Like most cats, I don’t love wet fur. I check a weather app every morning to see if I need an umbrella. But how rain happens was a mystery to me.
So, I talked about rain with my friend Nathan Santo Domingo. He’s a field meteorologist with AgWeatherNet of Washington State University. That’s a weather tool for farmers, gardeners and other people in Washington.
“The first thing to remember is that Earth's surface is 71% water,” Santo Domingo said. “We also have a giant orb in the sky—the sun—that’s feeding energy into the atmosphere and reaching down to Earth's surface.”
The sun’s energy changes the water in the oceans, rivers and lakes. The water changes from a liquid to a gas called water vapor. That water vapor floats up into the bubble of gas that surrounds Earth—called the atmosphere.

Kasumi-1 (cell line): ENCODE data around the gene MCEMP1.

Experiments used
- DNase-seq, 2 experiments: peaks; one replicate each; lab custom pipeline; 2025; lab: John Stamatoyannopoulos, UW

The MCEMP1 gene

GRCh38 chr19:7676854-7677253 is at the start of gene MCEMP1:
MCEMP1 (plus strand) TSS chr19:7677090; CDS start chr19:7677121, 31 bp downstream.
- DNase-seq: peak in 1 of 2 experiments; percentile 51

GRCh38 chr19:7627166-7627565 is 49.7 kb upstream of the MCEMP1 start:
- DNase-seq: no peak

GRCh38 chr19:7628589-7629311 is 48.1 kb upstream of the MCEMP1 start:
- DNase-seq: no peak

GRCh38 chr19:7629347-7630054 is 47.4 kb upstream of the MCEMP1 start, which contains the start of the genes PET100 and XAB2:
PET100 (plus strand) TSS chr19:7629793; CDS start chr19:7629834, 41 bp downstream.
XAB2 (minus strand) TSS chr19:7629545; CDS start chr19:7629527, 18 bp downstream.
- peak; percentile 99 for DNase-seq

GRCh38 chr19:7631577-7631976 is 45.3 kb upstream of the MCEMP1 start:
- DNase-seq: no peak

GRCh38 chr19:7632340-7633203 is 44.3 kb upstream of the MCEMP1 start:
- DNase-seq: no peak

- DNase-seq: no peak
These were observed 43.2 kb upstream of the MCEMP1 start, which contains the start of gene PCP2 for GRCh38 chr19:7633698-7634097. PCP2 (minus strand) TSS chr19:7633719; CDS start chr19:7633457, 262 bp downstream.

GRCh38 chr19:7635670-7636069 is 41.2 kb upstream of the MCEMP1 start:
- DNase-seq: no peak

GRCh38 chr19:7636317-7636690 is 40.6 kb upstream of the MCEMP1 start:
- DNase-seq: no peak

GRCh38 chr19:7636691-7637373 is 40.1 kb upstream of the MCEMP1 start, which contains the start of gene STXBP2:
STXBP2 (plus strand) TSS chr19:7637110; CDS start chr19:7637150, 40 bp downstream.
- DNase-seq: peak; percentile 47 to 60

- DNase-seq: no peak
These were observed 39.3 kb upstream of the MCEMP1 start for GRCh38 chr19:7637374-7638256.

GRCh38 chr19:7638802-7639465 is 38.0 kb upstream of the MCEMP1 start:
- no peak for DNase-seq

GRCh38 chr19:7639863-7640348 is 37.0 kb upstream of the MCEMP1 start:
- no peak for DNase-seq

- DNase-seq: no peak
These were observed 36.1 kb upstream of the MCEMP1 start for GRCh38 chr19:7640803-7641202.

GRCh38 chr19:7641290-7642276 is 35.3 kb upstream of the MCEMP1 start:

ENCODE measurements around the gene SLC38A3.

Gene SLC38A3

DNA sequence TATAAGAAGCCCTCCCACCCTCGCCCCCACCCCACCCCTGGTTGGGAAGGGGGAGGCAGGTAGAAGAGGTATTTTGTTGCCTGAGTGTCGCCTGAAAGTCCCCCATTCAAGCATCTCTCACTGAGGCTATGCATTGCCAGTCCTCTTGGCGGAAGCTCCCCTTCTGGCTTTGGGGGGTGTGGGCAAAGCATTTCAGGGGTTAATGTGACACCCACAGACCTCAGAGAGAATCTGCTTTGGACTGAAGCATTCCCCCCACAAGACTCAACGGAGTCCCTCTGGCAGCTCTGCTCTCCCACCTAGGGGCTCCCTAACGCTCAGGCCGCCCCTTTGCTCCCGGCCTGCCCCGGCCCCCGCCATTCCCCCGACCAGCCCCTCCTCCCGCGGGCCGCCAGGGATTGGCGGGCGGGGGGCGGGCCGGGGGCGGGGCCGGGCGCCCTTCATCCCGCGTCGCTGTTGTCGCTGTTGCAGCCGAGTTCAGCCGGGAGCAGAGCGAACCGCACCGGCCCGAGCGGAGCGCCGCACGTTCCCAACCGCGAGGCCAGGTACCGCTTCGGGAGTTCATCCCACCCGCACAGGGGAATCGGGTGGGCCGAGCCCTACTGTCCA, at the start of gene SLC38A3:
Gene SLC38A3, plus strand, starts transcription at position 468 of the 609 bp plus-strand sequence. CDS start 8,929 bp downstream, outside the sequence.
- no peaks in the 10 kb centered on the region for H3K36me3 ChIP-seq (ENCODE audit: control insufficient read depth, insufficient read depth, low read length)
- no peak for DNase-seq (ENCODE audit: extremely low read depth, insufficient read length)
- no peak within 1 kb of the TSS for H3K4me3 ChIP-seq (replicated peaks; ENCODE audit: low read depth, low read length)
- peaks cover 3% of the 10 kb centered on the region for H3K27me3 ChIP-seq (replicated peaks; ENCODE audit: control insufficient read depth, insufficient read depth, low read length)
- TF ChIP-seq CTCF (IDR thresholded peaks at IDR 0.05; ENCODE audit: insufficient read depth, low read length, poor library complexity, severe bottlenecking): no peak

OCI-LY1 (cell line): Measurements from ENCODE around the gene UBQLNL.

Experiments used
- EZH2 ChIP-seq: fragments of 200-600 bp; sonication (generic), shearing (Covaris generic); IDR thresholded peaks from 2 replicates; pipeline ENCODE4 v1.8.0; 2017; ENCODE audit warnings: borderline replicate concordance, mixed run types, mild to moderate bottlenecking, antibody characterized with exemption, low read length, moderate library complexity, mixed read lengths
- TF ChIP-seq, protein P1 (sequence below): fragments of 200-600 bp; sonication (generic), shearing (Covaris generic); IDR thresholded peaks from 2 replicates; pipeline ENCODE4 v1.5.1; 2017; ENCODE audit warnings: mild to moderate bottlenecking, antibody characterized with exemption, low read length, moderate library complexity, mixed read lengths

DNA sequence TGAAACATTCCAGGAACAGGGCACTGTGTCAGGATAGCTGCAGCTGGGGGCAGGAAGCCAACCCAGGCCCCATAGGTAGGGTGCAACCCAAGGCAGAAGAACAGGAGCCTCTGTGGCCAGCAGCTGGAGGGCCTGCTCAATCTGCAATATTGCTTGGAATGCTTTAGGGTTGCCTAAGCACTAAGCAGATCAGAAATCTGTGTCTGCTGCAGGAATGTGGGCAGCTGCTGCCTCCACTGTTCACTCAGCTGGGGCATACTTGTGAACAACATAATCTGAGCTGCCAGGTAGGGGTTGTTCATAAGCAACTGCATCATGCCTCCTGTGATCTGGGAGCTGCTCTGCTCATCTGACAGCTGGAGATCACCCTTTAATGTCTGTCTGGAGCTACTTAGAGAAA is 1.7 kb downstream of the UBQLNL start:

And while we’re at it, let’s answer these questions:
When lightning strikes the ocean, what happens to the fish? –Olivia, 12, Manchester, UK
Why is lightning attracted to metal objects? –Grant, 11, Pullman, Wash.
Why does lightning sometimes just happen in clouds? –Leo, 11, Cayman Islands
Dear Monica, Olivia, Grant, and Leo:
While you are probably not in the middle of an electrical storm right now, there are more than 1,000 happening at any given moment on our planet. They happen on Saturn, Venus, and Jupiter, too.
If you’re thinking of making a suit of rubber, forget it. It won’t work. There is nothing lightning won’t come near. It is unpredictable and very powerful, so just get that rubber suit out of your head.